With the approval of the Johnson and Johnson vaccine against the COVID-19 virus, concerns have been raised by some religious leaders that it was developed using cell lines from fetuses aborted decades ago. The Catholic Bishops’ Conference has recommended that Catholics not accept this vaccine, despite the statement by Pope Francis that it is the duty of Catholics to prevent the spread of the virus by vaccination. However, in the medical field recent advances in drug development, cancer treatment, biologic therapy and other vaccines rely on cell lines derived from some of the same cell sources. Should we discard all of these therapies which have saved innumerable lives?
In considering this, we have to realize that many of the benefits we enjoy today have come to us through means we now consider evil. A large number of medical discoveries made in the 19th and 20th century resulted from studies performed on poor and minority peoples without their knowledge or consent. Should we discard this knowledge and the treatments which resulted?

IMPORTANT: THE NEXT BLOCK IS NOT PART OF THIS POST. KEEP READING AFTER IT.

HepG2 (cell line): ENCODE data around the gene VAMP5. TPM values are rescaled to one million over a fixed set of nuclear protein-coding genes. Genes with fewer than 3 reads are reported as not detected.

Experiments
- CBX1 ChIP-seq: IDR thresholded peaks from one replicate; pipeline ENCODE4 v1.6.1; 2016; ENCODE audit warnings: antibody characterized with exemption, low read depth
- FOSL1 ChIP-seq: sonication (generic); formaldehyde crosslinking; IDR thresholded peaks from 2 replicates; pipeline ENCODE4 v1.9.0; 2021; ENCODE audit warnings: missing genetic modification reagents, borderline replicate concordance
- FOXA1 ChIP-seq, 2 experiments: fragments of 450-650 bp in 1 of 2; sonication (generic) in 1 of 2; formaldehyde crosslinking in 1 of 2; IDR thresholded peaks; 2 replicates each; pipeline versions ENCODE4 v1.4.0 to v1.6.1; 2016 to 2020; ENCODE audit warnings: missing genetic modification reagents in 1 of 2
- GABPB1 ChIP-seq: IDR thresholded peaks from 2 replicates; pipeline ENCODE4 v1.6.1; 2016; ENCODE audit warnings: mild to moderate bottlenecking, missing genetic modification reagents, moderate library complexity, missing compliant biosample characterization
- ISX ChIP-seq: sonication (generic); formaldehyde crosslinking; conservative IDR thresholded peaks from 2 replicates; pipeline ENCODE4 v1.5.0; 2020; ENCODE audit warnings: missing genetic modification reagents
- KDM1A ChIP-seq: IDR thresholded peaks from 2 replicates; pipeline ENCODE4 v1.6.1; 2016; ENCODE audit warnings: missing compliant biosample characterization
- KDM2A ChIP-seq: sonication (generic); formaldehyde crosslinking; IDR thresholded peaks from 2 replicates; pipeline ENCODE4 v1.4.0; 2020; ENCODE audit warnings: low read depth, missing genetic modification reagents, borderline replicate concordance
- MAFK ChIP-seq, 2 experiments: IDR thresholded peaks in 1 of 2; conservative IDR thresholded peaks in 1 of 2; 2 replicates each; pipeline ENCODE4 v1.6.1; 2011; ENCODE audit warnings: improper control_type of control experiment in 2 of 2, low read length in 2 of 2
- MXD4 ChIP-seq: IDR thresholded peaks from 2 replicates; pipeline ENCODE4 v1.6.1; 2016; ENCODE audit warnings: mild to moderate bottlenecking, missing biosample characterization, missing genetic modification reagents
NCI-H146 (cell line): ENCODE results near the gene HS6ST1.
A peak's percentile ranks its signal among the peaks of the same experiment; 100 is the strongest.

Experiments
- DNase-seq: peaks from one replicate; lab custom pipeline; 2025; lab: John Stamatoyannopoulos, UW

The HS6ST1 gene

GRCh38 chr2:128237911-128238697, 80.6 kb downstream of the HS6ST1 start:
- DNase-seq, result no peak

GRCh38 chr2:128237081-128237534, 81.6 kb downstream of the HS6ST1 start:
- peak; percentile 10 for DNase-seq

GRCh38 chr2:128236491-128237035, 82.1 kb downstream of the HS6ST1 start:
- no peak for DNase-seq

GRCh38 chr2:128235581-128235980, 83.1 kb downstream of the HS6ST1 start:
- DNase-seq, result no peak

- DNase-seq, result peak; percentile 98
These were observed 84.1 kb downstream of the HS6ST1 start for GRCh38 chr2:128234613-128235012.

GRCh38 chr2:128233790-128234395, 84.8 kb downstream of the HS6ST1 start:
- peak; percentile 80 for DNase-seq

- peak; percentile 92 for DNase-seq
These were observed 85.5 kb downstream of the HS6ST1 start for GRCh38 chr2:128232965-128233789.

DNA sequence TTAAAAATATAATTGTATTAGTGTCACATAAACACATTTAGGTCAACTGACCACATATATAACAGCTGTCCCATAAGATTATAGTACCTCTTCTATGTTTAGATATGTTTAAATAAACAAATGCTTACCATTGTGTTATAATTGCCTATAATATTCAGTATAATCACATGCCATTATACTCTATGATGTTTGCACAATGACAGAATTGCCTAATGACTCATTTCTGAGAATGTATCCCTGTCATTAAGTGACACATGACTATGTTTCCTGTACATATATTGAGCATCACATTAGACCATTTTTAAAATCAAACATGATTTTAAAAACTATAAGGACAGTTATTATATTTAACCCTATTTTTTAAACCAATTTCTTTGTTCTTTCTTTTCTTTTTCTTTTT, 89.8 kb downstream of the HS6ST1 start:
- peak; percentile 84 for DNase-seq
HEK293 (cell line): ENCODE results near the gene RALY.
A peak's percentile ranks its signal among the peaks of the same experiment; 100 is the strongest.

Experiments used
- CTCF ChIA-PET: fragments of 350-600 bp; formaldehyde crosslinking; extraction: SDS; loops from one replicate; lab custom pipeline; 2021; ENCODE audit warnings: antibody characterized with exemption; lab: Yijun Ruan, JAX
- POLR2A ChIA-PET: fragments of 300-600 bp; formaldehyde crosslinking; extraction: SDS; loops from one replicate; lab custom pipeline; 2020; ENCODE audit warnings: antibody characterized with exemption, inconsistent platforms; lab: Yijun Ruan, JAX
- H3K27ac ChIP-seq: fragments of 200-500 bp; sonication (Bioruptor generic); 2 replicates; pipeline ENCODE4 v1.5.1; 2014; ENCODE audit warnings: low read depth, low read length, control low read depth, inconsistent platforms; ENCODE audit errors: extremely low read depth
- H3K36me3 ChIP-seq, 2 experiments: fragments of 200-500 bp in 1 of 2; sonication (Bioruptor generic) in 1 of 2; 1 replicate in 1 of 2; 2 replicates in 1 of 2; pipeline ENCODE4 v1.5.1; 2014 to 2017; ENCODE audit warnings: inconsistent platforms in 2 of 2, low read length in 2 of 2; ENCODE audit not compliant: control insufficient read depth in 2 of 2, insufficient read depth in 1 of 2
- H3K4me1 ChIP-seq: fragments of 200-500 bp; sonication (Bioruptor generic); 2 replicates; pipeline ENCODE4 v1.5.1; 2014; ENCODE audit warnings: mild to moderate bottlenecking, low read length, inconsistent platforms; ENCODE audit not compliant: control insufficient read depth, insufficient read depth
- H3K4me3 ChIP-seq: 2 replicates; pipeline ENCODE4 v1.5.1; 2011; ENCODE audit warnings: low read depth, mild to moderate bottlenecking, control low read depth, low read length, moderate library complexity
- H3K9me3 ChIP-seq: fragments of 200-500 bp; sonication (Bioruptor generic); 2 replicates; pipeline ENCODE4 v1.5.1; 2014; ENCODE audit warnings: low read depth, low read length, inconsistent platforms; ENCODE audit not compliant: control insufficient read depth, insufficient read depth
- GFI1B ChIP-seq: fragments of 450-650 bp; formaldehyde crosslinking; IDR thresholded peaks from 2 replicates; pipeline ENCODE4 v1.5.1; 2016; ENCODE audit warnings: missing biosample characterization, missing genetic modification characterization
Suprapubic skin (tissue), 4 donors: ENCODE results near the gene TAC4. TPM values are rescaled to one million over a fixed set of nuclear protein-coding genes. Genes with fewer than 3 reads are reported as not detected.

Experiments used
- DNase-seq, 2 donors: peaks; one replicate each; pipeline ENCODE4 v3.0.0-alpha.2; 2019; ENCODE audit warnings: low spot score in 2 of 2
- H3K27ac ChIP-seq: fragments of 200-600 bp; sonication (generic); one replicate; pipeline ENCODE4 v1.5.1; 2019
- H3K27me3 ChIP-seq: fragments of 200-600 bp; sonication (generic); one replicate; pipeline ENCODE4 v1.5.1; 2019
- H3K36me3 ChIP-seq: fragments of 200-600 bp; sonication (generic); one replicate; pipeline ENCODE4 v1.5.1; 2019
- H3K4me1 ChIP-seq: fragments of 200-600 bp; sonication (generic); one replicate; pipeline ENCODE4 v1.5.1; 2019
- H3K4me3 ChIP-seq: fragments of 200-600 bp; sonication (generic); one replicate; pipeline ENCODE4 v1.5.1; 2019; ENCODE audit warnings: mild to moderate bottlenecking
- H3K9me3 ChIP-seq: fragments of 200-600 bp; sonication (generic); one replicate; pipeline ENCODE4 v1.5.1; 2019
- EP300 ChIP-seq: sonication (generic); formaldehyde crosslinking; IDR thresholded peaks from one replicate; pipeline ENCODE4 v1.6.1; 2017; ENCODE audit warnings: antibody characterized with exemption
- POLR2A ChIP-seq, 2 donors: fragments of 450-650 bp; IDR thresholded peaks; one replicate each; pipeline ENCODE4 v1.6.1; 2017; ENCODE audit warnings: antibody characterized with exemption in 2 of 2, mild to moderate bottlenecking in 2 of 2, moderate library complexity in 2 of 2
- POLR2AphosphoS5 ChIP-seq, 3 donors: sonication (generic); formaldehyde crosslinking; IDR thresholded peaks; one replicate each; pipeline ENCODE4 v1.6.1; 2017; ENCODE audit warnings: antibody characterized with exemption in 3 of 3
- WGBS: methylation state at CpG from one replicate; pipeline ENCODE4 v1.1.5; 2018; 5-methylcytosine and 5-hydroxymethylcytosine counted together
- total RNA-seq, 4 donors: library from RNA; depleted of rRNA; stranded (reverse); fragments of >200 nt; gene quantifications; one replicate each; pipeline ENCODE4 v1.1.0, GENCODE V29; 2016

Our history as a nation tells us many of our institutions have had origins tainted with evil. Many prestigious universities owe their founding to money made in the slave trade or by wealthy slaveholders. Lands taken from indigenous peoples were used to fund systems of land grant educational schools while destroying their culture. Much of the philanthropy of the 19th and 20th centuries came from fortunes made by exploiting the labor of the poor and of immigrants. Are we willing to dismantle our corporations, our universities, our cultural institutions because of their tainted origins?
Immunization against COVID is the most important thing we can do now to prevent spread of this disease which threatens the lives of our fellow humans, and to prevent the dangerous mutations which will threaten millions more. This is where we can do some good for our world, no matter how we regard the origins of the vaccine.
Martha J. Willi, MD